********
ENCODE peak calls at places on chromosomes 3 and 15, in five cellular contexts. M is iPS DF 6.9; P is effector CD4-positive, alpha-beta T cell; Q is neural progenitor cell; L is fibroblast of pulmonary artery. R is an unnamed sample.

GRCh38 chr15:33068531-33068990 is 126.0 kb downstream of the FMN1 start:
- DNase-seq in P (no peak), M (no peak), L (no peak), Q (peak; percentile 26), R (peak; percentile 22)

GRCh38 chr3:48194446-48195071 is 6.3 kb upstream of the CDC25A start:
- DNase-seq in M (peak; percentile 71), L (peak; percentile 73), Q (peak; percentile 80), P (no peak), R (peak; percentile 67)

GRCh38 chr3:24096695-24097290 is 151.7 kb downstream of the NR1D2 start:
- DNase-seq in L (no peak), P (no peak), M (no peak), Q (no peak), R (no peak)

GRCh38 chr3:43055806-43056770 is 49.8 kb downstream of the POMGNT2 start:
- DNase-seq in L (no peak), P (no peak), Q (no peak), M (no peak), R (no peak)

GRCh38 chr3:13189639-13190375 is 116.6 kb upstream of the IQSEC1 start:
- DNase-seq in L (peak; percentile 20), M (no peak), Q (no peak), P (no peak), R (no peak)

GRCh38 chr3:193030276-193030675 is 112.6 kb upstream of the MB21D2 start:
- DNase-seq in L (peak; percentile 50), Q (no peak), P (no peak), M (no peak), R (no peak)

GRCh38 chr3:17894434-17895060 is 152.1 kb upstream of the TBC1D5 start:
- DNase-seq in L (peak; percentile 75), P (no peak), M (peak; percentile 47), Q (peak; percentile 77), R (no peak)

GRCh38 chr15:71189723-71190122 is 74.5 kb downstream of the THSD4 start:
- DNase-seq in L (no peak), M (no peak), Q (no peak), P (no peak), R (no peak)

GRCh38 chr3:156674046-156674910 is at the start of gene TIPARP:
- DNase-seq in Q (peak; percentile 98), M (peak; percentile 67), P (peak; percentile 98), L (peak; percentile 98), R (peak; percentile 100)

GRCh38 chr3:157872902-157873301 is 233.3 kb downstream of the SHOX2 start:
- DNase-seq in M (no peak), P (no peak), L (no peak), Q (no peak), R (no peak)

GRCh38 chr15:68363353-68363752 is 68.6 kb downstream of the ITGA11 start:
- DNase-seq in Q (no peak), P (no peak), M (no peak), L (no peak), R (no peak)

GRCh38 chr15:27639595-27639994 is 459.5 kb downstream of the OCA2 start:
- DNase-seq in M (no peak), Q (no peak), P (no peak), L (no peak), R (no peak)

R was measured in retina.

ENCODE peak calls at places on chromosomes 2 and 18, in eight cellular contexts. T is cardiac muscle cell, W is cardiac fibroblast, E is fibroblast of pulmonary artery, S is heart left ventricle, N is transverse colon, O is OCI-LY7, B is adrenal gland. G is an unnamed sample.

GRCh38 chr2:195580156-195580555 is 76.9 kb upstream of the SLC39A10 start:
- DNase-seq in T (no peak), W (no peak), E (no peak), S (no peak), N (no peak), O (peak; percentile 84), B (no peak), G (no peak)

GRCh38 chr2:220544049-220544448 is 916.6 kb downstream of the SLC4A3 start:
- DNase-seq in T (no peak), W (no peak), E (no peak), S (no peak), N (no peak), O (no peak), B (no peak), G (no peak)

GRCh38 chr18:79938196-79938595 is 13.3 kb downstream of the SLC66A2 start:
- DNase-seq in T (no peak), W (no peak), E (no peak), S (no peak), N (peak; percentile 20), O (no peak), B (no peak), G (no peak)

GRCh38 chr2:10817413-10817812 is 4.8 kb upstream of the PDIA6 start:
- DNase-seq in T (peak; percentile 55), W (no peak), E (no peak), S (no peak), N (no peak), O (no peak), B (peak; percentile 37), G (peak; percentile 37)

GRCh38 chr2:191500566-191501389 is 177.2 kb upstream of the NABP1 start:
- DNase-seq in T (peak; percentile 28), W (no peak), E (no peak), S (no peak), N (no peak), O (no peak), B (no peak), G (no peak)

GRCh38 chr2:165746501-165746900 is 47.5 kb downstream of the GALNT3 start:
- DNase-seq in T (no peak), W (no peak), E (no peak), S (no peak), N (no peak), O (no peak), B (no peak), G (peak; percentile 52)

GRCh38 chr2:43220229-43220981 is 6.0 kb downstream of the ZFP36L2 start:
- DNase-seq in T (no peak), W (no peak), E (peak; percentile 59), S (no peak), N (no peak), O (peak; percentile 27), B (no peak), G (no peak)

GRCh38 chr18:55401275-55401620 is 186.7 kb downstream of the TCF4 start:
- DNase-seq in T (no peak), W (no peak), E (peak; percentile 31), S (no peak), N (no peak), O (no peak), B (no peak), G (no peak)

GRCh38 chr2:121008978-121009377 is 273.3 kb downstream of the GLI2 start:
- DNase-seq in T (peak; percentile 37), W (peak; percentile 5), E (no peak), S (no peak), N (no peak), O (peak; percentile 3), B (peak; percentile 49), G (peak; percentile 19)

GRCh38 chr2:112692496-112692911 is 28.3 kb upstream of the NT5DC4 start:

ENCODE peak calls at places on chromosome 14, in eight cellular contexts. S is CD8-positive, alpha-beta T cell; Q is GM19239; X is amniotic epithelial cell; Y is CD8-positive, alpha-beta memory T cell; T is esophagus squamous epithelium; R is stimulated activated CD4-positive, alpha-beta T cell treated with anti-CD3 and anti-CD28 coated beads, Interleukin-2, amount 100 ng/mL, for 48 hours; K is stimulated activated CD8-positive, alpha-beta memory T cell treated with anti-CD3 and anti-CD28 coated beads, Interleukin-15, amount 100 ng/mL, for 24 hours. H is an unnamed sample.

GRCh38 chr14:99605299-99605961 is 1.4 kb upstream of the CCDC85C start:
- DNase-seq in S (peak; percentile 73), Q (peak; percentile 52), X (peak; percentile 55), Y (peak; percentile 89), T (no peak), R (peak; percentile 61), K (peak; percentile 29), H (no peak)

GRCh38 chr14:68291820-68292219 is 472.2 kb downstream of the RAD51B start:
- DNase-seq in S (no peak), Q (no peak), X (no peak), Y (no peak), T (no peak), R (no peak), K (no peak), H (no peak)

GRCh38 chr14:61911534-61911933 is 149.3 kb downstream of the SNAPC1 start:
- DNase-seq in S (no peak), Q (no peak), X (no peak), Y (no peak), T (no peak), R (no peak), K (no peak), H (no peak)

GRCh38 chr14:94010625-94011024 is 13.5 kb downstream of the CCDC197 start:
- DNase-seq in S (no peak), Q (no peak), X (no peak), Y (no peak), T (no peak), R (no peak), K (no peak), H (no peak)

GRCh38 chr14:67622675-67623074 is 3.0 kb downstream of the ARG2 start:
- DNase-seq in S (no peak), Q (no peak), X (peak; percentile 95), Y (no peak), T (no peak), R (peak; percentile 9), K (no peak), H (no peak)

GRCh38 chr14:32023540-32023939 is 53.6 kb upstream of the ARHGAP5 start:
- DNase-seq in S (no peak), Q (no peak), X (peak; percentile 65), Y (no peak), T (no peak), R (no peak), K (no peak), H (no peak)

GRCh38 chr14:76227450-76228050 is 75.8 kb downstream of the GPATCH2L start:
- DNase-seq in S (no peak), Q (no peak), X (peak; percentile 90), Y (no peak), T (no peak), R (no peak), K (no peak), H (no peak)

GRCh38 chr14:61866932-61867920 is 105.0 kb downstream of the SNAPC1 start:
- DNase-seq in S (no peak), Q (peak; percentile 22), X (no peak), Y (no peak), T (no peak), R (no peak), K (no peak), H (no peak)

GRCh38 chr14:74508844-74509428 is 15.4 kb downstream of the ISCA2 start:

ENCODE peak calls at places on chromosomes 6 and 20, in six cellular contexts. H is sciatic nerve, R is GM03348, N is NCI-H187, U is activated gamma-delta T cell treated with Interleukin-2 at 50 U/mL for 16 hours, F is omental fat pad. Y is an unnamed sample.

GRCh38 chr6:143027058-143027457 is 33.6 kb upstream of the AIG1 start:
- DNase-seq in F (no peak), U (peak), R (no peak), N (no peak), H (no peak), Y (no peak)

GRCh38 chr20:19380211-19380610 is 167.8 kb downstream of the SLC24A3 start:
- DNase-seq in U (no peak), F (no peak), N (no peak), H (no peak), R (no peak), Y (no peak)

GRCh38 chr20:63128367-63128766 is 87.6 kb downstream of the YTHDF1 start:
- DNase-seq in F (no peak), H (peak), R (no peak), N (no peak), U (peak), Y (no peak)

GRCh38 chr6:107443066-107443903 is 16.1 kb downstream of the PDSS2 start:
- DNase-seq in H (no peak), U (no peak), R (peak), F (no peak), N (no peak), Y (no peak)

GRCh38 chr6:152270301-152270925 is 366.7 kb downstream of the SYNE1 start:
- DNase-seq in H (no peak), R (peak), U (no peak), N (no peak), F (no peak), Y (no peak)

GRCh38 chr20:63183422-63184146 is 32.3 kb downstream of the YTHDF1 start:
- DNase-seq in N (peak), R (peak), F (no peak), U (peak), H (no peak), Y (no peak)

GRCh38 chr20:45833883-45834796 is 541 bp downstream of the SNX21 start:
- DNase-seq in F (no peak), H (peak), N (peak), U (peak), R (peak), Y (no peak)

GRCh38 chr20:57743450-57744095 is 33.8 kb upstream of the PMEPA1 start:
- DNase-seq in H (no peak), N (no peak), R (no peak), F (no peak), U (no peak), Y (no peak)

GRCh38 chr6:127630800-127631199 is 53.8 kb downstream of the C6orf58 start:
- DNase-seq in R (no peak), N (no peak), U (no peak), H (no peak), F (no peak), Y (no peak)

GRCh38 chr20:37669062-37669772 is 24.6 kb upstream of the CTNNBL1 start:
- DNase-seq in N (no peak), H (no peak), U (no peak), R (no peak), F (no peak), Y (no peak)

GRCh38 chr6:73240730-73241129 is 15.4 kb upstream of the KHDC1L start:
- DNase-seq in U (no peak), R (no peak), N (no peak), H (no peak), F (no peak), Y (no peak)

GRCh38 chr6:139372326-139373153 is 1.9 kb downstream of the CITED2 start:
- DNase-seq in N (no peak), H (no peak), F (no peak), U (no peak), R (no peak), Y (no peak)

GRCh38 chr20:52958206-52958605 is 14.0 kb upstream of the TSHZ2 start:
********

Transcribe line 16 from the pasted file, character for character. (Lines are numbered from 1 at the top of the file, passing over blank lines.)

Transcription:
GRCh38 chr15:71189723-71190122 is 74.5 kb downstream of the THSD4 start: